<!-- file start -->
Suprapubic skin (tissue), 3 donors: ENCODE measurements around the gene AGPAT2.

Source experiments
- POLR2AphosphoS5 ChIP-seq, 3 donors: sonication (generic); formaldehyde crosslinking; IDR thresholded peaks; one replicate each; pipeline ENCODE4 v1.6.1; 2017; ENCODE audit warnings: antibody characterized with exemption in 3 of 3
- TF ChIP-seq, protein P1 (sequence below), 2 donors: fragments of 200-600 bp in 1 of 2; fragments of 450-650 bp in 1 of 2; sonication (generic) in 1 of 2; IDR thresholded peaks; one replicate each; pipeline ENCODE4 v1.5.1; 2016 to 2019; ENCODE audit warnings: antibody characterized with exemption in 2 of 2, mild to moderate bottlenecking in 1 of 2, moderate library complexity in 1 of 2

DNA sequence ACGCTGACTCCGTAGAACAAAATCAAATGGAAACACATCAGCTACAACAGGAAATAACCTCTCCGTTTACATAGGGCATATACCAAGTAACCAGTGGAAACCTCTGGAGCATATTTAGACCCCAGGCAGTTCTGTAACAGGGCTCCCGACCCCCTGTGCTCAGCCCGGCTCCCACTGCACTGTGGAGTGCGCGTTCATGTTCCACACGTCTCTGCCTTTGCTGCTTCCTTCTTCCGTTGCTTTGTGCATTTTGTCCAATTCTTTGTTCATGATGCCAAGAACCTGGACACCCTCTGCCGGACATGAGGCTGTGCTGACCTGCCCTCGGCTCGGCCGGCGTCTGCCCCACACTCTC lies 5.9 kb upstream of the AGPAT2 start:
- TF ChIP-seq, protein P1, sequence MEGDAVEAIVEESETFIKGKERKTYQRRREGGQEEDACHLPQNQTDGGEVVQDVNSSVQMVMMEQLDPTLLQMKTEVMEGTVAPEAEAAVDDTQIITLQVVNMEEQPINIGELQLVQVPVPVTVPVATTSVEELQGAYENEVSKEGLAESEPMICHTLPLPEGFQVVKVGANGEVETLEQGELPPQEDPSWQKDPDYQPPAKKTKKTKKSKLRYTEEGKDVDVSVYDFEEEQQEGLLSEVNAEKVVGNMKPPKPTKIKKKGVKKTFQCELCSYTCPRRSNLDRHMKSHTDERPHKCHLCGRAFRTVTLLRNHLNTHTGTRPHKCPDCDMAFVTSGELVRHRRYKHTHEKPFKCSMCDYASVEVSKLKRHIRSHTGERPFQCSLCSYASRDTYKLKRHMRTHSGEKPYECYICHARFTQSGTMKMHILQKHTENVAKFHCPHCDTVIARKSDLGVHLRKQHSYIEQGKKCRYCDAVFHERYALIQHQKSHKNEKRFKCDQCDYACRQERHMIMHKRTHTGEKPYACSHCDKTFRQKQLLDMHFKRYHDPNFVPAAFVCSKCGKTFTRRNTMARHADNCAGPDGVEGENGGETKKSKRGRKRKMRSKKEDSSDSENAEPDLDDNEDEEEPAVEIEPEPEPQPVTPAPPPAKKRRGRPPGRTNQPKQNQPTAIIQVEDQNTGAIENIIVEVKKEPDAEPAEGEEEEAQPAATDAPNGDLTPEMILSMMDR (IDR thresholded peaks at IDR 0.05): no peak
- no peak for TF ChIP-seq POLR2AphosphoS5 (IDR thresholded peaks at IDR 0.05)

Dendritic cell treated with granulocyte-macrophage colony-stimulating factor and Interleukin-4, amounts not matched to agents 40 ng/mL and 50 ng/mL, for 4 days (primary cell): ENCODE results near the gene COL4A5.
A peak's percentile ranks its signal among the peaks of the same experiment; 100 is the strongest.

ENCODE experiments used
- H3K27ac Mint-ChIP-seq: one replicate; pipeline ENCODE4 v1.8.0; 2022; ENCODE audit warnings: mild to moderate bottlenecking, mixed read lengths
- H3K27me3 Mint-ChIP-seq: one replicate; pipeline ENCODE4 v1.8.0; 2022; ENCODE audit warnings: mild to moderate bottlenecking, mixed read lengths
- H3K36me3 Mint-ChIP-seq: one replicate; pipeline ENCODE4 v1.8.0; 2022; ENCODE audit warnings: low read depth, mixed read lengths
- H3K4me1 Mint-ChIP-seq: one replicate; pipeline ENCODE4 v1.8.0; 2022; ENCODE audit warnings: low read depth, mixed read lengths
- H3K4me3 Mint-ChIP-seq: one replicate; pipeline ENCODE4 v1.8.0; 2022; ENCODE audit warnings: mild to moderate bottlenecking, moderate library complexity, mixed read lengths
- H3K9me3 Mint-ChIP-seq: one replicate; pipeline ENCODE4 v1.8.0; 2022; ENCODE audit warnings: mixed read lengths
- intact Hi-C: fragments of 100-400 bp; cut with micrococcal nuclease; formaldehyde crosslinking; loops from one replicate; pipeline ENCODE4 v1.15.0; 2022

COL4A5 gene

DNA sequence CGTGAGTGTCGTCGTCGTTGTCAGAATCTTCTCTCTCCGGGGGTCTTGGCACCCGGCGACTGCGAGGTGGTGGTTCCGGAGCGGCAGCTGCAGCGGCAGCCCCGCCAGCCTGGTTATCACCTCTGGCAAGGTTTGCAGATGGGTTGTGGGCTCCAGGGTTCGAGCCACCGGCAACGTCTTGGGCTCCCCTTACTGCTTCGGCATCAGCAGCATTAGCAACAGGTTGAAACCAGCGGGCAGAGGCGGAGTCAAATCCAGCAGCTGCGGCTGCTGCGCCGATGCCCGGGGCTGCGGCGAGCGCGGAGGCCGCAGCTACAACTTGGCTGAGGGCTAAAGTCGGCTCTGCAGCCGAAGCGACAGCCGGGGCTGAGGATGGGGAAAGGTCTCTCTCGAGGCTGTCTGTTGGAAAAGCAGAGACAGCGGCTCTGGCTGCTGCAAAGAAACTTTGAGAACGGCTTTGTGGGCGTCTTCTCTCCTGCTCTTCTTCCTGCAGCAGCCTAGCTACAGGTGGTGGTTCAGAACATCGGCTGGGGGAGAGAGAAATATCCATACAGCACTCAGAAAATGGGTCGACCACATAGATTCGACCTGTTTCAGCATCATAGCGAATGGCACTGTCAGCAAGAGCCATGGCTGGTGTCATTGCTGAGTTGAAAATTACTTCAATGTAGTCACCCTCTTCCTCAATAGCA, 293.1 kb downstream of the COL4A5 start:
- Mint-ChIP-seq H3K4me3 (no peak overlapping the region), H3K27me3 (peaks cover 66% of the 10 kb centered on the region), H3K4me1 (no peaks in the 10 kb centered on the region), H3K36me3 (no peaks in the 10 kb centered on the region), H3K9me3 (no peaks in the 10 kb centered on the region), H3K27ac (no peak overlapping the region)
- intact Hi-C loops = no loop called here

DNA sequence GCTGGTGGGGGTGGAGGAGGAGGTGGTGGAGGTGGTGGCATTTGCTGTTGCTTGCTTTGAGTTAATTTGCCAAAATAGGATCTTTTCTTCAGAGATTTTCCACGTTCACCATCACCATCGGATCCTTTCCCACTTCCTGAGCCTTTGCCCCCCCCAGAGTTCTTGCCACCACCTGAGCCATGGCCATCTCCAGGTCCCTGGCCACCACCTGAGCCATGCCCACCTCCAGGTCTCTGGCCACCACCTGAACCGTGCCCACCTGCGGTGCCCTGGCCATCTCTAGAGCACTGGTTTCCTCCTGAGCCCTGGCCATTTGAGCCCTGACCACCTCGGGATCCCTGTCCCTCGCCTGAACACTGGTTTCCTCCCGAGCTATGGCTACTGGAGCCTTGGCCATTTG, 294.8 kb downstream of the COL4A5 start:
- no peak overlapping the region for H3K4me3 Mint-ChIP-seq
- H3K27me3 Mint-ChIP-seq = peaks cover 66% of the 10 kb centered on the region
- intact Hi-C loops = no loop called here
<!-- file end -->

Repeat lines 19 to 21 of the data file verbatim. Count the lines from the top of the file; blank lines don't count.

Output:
DNA sequence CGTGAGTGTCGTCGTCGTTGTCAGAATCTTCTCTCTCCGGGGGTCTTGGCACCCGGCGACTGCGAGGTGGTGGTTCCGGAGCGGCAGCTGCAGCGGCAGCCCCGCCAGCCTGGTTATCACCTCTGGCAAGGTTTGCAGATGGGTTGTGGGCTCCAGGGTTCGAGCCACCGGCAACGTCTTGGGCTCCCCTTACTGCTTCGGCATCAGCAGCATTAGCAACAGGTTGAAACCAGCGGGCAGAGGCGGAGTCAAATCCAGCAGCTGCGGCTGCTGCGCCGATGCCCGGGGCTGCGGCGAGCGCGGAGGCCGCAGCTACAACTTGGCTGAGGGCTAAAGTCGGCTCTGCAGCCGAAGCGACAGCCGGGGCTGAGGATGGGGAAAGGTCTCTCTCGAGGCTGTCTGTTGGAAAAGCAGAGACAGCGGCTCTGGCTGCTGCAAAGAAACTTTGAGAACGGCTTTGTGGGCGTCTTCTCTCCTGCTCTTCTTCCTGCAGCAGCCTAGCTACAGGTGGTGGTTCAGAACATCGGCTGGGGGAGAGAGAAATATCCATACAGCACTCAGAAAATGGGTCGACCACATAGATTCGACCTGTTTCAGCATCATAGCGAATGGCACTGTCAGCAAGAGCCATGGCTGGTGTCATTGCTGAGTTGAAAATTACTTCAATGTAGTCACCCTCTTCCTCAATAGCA, 293.1 kb downstream of the COL4A5 start:
- Mint-ChIP-seq H3K4me3 (no peak overlapping the region), H3K27me3 (peaks cover 66% of the 10 kb centered on the region), H3K4me1 (no peaks in the 10 kb centered on the region), H3K36me3 (no peaks in the 10 kb centered on the region), H3K9me3 (no peaks in the 10 kb centered on the region), H3K27ac (no peak overlapping the region)
- intact Hi-C loops = no loop called here